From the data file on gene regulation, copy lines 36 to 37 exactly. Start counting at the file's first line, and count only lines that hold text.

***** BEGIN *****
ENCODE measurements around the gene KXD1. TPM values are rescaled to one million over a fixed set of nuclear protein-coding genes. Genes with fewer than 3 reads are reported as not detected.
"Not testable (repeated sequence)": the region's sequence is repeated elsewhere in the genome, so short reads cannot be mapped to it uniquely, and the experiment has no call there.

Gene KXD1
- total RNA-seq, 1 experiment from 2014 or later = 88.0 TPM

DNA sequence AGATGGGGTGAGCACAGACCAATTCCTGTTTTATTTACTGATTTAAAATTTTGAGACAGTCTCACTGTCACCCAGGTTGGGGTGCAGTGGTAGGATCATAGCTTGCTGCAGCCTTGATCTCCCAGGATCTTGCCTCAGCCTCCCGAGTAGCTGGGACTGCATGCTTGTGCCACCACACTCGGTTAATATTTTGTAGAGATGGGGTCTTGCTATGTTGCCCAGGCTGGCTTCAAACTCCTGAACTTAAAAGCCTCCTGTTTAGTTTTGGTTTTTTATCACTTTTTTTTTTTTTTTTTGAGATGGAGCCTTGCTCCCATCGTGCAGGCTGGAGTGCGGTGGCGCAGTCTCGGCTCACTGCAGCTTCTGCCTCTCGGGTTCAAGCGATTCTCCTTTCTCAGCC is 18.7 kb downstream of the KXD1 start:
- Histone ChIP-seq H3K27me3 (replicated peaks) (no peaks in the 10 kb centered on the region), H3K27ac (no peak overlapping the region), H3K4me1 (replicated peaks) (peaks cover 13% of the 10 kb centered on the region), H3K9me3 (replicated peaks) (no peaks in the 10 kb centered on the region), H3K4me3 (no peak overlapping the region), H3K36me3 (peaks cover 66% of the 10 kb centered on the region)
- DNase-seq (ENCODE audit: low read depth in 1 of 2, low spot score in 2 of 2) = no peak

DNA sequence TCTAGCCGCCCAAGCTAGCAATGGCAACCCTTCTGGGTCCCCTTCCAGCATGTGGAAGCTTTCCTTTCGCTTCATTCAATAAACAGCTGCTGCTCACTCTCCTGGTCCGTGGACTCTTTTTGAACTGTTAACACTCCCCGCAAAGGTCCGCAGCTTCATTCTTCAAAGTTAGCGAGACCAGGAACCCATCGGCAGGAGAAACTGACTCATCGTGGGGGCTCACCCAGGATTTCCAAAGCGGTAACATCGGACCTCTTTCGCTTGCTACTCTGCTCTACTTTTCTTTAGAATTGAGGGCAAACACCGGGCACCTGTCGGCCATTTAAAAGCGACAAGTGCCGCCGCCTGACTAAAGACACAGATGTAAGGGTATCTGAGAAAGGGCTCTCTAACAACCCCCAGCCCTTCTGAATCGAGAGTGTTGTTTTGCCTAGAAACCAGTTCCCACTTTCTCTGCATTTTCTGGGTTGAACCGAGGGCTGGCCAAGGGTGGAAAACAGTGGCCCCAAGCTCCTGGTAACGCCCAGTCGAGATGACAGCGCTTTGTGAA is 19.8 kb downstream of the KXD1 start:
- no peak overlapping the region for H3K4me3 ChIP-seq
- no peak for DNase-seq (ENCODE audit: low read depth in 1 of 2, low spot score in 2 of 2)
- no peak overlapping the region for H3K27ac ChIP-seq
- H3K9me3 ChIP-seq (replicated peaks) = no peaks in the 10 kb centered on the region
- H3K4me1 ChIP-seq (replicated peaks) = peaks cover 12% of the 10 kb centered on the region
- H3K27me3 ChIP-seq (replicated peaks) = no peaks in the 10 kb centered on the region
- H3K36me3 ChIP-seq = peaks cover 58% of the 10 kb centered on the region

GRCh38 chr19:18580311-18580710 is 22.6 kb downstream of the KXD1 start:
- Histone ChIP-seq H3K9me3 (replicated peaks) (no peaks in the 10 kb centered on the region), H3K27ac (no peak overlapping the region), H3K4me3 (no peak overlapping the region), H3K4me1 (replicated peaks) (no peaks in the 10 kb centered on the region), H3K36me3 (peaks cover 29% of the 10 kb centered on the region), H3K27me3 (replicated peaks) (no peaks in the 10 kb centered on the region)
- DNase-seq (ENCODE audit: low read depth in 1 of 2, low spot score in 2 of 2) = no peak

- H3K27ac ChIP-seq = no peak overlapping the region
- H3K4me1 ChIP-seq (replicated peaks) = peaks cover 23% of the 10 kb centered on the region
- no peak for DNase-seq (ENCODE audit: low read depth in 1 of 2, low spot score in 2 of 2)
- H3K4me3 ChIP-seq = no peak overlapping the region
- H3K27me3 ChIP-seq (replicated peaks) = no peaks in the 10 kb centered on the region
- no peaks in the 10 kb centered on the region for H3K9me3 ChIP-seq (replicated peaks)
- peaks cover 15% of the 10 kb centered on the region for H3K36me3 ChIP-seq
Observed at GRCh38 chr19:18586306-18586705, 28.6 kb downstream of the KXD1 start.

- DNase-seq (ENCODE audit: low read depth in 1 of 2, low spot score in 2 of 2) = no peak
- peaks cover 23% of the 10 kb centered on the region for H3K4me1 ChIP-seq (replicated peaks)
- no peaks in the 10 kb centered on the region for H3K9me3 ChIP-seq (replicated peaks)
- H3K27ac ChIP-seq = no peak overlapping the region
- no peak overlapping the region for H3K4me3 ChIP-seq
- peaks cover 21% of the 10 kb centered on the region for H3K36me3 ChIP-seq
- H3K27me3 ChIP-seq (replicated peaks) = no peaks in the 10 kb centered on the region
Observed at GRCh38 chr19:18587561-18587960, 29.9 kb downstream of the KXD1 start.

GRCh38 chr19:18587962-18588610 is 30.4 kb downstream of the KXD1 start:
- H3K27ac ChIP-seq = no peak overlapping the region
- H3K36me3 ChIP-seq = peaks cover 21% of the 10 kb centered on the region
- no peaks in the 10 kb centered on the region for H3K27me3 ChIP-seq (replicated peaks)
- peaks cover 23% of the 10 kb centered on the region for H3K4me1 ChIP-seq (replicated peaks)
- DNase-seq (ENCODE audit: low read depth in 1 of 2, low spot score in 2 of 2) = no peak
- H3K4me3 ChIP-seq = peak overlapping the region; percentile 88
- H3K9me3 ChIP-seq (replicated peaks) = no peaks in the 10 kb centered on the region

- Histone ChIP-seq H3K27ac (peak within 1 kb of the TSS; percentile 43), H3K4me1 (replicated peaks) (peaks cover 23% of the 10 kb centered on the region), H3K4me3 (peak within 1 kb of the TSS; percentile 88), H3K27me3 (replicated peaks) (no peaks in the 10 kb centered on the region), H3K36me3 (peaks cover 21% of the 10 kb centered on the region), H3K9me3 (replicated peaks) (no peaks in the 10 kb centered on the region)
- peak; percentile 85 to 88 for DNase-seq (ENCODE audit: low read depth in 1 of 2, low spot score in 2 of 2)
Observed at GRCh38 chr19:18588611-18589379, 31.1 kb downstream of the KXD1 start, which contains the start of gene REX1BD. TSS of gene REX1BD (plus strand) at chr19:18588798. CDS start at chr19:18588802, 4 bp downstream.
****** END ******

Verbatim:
- H3K27ac ChIP-seq = no peak overlapping the region
- H3K36me3 ChIP-seq = peaks cover 21% of the 10 kb centered on the region